"Mountains" is another strange song, with an unusual beat and some spoken word silliness as the vocalists play characters ("Good evening, Madam," "I love these special events").  This song ventures into a wonderful madness that makes me think this band should make a film and hand out acid to folks on their way into the movie theater (doors open forty-five minutes before showtime - only experienced trippers, please). All of that then gives way to a seriously catchy groove around four minutes in, and it will have you dancing. If that's not enough for you, there is then a good bit of funky rap: "I'm at a desk all day in analysis/My left side's developed paralysis/My brain must be covered in calluses/'Cause I didn't grow up in no palaces."  And the answer to it all is to go back to the mountains.

"No Sleep Til Oakland"

More great percussion begins "No Sleep Til Oakland," with some spoken word over it, like a radio broadcast ("But I do know that art, in my own case the art of poetry, means nothing if it simply decorates the dinner table of power which holds us hostage"), before the song kicks in. And when it kicks in, the wonderful percussion doesn't cease, and actually becomes even more prominent later in the song, near the end.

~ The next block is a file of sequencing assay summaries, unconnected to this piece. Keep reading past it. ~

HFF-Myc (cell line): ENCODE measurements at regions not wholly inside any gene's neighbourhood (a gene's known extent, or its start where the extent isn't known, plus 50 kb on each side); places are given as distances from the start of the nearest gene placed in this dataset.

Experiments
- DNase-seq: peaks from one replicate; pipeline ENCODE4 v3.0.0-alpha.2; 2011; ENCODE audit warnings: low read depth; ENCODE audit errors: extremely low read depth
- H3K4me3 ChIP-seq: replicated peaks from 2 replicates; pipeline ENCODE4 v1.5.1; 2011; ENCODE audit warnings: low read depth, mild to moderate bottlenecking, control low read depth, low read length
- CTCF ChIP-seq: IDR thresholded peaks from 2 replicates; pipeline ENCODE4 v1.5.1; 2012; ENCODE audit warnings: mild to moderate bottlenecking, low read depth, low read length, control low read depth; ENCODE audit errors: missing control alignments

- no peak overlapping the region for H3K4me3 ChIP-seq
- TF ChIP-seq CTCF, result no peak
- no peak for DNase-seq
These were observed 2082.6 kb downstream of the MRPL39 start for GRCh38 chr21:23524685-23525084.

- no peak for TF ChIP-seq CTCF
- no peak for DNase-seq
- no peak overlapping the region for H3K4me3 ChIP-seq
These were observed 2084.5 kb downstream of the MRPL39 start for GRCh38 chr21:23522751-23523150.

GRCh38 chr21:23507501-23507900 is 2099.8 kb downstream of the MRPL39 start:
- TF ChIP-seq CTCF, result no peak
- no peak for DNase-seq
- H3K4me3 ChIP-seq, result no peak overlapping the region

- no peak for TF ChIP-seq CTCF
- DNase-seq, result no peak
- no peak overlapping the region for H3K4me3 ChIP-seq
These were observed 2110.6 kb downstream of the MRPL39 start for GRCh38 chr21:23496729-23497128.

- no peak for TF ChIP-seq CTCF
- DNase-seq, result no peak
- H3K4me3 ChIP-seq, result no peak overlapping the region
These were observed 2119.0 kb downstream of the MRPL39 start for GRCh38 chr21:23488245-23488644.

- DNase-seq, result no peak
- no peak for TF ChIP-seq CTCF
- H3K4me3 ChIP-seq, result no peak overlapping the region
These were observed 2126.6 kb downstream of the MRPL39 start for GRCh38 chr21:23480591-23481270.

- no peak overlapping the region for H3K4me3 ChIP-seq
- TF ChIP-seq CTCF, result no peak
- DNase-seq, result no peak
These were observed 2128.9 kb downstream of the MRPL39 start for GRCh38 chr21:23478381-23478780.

"There's A Man Jumping Off The Planet"

"There's A Man Jumping Off The Planet" is a cool tune with a reggae beat during the verses. This is really fun song, and features some nice work on sax. The countdown/takeoff chaos at the end throws the song off course, veering from the good groove it established. But other than that, it's really good.


This album features three instrumental tracks, all of which are relatively short.  The first, "Attack of The Killer Balafon," is a strange, almost timid-sounding tune, like stepping tentatively into a dark land. "Dibon" and "Kassa-Nisoro" are short percussion instrumentals featuring traditional rhythms.